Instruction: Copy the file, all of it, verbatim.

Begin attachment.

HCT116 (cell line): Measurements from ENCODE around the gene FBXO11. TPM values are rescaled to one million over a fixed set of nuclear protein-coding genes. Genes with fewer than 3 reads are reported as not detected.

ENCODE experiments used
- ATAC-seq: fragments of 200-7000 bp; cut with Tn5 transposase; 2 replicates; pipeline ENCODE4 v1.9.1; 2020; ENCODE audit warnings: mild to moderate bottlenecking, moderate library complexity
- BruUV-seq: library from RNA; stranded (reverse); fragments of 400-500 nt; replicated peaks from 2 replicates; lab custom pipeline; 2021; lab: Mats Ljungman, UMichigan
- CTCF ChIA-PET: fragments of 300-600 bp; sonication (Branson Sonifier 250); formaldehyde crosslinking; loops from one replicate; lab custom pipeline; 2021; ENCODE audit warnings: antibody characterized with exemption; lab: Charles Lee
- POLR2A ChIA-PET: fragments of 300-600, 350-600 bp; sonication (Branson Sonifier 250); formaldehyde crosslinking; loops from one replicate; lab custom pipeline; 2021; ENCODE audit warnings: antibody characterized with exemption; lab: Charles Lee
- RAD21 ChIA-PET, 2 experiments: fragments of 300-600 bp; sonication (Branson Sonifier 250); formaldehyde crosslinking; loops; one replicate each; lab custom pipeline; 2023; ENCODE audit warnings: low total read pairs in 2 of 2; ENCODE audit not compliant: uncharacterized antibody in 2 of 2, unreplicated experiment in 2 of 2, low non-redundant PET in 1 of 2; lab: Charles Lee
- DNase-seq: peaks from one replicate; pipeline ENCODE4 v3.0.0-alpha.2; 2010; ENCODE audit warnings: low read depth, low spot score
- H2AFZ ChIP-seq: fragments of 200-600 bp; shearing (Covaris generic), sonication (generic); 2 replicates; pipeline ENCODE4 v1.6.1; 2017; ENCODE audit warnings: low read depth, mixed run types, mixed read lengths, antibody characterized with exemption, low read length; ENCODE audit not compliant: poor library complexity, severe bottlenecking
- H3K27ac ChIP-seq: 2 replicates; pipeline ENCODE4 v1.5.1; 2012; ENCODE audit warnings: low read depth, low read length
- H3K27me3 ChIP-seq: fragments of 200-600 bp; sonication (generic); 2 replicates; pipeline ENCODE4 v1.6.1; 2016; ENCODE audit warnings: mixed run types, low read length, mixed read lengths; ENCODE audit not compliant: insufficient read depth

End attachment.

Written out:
HCT116 (cell line): Measurements from ENCODE around the gene FBXO11. TPM values are rescaled to one million over a fixed set of nuclear protein-coding genes. Genes with fewer than 3 reads are reported as not detected.

ENCODE experiments used
- ATAC-seq: fragments of 200-7000 bp; cut with Tn5 transposase; 2 replicates; pipeline ENCODE4 v1.9.1; 2020; ENCODE audit warnings: mild to moderate bottlenecking, moderate library complexity
- BruUV-seq: library from RNA; stranded (reverse); fragments of 400-500 nt; replicated peaks from 2 replicates; lab custom pipeline; 2021; lab: Mats Ljungman, UMichigan
- CTCF ChIA-PET: fragments of 300-600 bp; sonication (Branson Sonifier 250); formaldehyde crosslinking; loops from one replicate; lab custom pipeline; 2021; ENCODE audit warnings: antibody characterized with exemption; lab: Charles Lee
- POLR2A ChIA-PET: fragments of 300-600, 350-600 bp; sonication (Branson Sonifier 250); formaldehyde crosslinking; loops from one replicate; lab custom pipeline; 2021; ENCODE audit warnings: antibody characterized with exemption; lab: Charles Lee
- RAD21 ChIA-PET, 2 experiments: fragments of 300-600 bp; sonication (Branson Sonifier 250); formaldehyde crosslinking; loops; one replicate each; lab custom pipeline; 2023; ENCODE audit warnings: low total read pairs in 2 of 2; ENCODE audit not compliant: uncharacterized antibody in 2 of 2, unreplicated experiment in 2 of 2, low non-redundant PET in 1 of 2; lab: Charles Lee
- DNase-seq: peaks from one replicate; pipeline ENCODE4 v3.0.0-alpha.2; 2010; ENCODE audit warnings: low read depth, low spot score
- H2AFZ ChIP-seq: fragments of 200-600 bp; shearing (Covaris generic), sonication (generic); 2 replicates; pipeline ENCODE4 v1.6.1; 2017; ENCODE audit warnings: low read depth, mixed run types, mixed read lengths, antibody characterized with exemption, low read length; ENCODE audit not compliant: poor library complexity, severe bottlenecking
- H3K27ac ChIP-seq: 2 replicates; pipeline ENCODE4 v1.5.1; 2012; ENCODE audit warnings: low read depth, low read length
- H3K27me3 ChIP-seq: fragments of 200-600 bp; sonication (generic); 2 replicates; pipeline ENCODE4 v1.6.1; 2016; ENCODE audit warnings: mixed run types, low read length, mixed read lengths; ENCODE audit not compliant: insufficient read depth